An Open Letter to the Nordstrom Dressing Rooms
Dear Nordstrom dressing rooms, Why? Why are you?
I've been meaning to write this for a very long time. Years, in fact. It's just that every time I have an experience inside of you, I tend to banish it from my mind immediately and not allow myself to relive it (that's what he said). Therefore, I continuously forget that I need to write you a public letter expressing you how much and why I hate you. However, I was reminded of your infamy this past weekend when I exchanged a series of texts with a girlfriend who was "having a breakdown at the mall," and when I asked her why, she simply said "I just tried stuff on at Nordstrom."
When my 5 foot, 105 pound friend who cries maybe twice a year is having a breakdown after leaving the Nordstrom dressing rooms - WE HAVE A PROBLEM.
It's your lighting. It's your carpeting. It's the 360 degree mirror that makes it impossible to escape myself. I just don't understand how such a prestigious, high-end department store could screw something up as big as the dressing rooms. What are you playing at, Nordstrom? What's with this personal vendetta to wave incredibly attractive clothes of every color, shape, and material in front of our faces, then take an aggressive and offensive dump right on our self-esteem via the dressing room? WHAT DID WE EVER DO TO YOU?
No matter who the victim is, they are just that - a victim. A girl who works out six days a week, has clearly defined abdominal muscles, and 5% body fat will come out of those dressing rooms doubting why she even tries anymore. But what do you expect when you combine terrible lighting with a mirror that captures each and every angle anyone could ever see of you? Every pimple - no matter how minuscule - any inkling of cellulite, any weird little body lumps, any questionable looking ANYTHING is seen in those mirrors, in that lighting. Just when you thought "Hey! I look pretty good!" in your own bedroom mirror, with your own bedroom lighting, all hopes are dashed once you set foot into the Nordstrom dressing room.
This isn't in my head, trust me. I've done my research via Facebook statuses and numerous in-person conversations with various persons of the female persuasion. Nordstrom dressing rooms acting as confidence-ruiners is a universal truth (see below for proof. 29 likes on a status is legit):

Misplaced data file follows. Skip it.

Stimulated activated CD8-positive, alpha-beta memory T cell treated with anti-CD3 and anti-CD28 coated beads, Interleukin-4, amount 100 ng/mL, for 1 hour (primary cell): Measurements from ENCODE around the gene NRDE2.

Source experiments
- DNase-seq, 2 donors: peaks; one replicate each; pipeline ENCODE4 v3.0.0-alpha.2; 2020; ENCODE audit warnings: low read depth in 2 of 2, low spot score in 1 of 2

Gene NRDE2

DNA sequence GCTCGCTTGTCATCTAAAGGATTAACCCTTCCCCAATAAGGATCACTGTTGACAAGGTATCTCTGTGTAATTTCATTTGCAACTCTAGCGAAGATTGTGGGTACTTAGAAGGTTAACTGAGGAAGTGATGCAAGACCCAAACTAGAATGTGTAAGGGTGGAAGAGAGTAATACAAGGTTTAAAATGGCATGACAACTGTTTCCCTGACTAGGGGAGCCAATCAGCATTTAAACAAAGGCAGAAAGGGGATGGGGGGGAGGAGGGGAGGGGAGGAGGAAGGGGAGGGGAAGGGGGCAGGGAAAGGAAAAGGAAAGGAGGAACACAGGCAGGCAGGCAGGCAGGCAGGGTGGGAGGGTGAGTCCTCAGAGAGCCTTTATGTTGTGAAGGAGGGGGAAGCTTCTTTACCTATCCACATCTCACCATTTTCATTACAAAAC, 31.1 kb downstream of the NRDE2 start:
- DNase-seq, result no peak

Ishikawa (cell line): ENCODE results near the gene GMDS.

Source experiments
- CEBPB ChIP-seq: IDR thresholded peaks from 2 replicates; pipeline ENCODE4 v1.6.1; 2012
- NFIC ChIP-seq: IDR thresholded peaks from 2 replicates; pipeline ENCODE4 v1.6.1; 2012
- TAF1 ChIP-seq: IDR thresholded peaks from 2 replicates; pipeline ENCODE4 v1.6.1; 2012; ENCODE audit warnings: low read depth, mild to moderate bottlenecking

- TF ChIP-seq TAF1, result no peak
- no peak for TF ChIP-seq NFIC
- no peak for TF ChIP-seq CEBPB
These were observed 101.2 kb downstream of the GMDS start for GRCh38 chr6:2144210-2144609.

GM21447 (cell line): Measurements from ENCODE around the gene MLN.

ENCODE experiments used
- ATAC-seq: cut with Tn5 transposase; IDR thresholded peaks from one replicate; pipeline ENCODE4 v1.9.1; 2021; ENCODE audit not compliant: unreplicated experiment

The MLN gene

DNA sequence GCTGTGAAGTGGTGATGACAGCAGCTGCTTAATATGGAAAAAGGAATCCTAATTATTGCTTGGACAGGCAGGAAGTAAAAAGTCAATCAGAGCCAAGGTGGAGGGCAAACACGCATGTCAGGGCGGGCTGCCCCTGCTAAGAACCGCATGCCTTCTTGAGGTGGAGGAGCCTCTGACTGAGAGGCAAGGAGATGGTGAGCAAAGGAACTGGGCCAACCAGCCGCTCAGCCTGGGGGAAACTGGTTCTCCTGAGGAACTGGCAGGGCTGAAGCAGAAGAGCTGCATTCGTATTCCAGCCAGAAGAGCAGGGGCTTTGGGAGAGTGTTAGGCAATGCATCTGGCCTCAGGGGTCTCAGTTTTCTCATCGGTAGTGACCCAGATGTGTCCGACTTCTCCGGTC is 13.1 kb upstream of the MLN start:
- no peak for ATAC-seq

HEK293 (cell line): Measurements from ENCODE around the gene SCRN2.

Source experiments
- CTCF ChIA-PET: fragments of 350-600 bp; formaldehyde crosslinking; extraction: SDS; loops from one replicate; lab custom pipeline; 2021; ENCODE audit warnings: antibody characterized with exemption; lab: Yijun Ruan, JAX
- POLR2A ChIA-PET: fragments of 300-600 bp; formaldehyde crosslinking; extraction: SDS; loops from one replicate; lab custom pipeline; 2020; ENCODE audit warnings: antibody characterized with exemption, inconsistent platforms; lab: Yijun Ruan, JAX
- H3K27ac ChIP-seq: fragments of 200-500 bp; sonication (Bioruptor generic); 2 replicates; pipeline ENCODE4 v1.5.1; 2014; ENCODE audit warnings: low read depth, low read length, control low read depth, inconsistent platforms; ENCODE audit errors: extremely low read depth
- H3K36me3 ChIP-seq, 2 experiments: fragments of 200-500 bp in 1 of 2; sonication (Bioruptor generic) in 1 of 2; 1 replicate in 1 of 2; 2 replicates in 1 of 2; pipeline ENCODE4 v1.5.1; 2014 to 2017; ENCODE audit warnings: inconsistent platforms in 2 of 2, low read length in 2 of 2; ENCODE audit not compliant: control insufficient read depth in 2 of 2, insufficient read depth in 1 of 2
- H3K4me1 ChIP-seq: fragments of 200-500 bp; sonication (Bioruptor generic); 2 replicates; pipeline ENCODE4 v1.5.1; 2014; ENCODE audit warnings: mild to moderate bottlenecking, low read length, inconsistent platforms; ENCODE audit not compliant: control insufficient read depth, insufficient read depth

And oh! The things you will mess with on your face in that mirror. Any time I or one of my friends walk out of that dressing room, you can bet our faces have red spots on them, a high sign of having been picked at. You will see things that aren't there and cause your skin a week of recovery from getting too close to those mirrors. And don't even get me started on the actual dressing room doors themselves. Hey, the 1980s called - they want their too short on both ends dressing room doors back. Not to mention how the doors are TJ Maxx style, with slates wider than your great aunt's hips and that don't necessarily give you full privacy. I mean, you sell Louboutin heels and $2,000 Alexander McQueen tops - WHERE IS THE DISCONNECT HERE, GUYS?
The only time I will ever feel the need to see how my backside looks is the day I choose my wedding dress. Otherwise, I don't want to know. What does my ass looking good in a pair of jeans do for me? I mean, I guess if your ass is all you have then it's important. But I notice people based on their fronts, not their backs. Not their left side or right side or from their hand-on-hip pose. 360 degree mirrors just make everything worse. "I mean, it looks pretty cute straight on, but my left side looks weird, and when I'm turned toward the east but looking over my right shoulder, I look like Quasimoto. I can't do this! I'M HEINOUS! SANCTUARYYYY!"
Nordstrom dressing rooms are like being outside, on an overcast day, in front of your crush, and dying a slow death inside knowing he can see every blemish, every ounce of makeup, and every upper lip hair on your face.
In conclusion, it is a tragedy that a name as reputable as Nordstrom didn't do and still hasn't done everything in their power to ensure patrons leave their stores feeling nothing short of fabulous. I hope this letter reaches someone of importance within your company and that you send me a gift card to make up for my countless number of crying breakdowns via your dressing rooms, so that I can use it to go have another one soon.
With love, respect, and diminished confidence inflicted by you,